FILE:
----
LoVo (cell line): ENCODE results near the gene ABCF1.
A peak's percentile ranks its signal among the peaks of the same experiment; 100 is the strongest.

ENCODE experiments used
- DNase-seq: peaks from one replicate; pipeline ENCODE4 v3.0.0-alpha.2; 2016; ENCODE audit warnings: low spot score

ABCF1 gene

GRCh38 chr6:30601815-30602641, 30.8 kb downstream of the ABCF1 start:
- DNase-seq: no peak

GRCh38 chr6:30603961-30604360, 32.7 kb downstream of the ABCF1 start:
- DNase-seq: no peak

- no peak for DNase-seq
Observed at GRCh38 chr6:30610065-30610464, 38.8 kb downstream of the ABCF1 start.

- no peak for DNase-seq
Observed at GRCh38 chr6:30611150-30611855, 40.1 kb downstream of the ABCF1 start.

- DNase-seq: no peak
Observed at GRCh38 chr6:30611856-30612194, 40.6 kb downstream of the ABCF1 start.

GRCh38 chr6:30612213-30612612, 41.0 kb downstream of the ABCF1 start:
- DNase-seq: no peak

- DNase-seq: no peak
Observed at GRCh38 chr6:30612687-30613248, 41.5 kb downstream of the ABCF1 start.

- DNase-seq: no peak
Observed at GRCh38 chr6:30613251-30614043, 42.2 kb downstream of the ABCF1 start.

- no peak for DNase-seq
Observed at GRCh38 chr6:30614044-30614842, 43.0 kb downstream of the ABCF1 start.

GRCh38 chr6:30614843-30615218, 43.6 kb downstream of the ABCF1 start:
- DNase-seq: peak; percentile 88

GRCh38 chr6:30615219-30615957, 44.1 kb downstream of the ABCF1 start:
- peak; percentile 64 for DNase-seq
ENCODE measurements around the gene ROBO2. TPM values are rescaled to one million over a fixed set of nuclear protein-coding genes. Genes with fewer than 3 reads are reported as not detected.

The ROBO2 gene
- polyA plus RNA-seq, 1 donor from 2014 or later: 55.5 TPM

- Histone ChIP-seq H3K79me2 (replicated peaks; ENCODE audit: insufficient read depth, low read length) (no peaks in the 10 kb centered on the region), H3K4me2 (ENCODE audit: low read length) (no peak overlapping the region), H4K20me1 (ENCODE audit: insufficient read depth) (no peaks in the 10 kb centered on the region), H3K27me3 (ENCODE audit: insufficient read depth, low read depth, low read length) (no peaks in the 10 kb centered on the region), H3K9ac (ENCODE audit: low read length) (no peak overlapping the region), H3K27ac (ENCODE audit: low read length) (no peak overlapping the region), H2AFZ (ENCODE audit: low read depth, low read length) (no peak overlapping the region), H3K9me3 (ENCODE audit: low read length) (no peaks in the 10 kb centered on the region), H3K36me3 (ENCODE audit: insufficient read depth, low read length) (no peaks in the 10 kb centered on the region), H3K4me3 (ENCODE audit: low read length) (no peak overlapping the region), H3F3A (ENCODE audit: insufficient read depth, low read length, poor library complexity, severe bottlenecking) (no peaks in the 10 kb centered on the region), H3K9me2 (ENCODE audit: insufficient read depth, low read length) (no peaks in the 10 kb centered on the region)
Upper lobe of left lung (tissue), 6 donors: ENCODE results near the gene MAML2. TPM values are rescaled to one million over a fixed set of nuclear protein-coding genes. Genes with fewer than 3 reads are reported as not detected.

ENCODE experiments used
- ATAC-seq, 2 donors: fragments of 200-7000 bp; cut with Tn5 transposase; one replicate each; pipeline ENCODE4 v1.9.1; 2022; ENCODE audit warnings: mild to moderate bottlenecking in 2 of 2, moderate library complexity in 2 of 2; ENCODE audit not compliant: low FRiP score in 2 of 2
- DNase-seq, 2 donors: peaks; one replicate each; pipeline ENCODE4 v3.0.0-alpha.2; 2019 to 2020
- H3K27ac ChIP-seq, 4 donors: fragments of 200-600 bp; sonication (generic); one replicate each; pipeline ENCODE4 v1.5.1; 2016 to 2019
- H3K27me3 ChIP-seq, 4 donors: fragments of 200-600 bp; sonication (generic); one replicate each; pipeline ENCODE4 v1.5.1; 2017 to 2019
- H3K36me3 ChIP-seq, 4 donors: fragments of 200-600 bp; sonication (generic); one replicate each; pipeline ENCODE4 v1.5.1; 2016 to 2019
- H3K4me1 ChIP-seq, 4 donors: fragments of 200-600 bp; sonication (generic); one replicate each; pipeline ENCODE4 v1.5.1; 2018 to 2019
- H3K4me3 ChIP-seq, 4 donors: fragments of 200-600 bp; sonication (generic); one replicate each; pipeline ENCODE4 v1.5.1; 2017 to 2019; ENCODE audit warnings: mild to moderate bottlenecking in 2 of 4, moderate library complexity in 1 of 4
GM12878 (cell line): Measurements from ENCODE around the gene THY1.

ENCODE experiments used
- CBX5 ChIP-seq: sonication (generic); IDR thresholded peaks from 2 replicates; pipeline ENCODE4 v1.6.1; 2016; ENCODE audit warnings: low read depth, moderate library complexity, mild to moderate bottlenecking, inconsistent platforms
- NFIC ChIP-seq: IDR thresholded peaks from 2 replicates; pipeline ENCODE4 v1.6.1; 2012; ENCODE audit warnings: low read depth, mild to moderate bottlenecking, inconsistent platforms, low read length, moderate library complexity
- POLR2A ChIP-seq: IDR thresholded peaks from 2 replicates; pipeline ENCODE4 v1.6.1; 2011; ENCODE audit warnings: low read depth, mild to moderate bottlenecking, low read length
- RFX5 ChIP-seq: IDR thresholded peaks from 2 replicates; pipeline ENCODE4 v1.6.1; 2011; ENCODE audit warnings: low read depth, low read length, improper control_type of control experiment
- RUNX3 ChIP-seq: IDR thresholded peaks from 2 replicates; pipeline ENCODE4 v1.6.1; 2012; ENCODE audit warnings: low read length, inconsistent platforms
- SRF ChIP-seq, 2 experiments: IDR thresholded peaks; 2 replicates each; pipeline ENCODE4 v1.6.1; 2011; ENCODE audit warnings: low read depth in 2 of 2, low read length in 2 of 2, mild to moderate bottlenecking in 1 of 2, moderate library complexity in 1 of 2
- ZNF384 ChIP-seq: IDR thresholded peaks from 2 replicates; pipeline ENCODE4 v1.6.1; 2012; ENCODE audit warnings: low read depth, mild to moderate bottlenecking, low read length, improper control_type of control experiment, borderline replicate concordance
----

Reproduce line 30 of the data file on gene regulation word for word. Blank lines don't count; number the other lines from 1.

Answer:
- polyA plus RNA-seq, 1 donor from 2014 or later: 55.5 TPM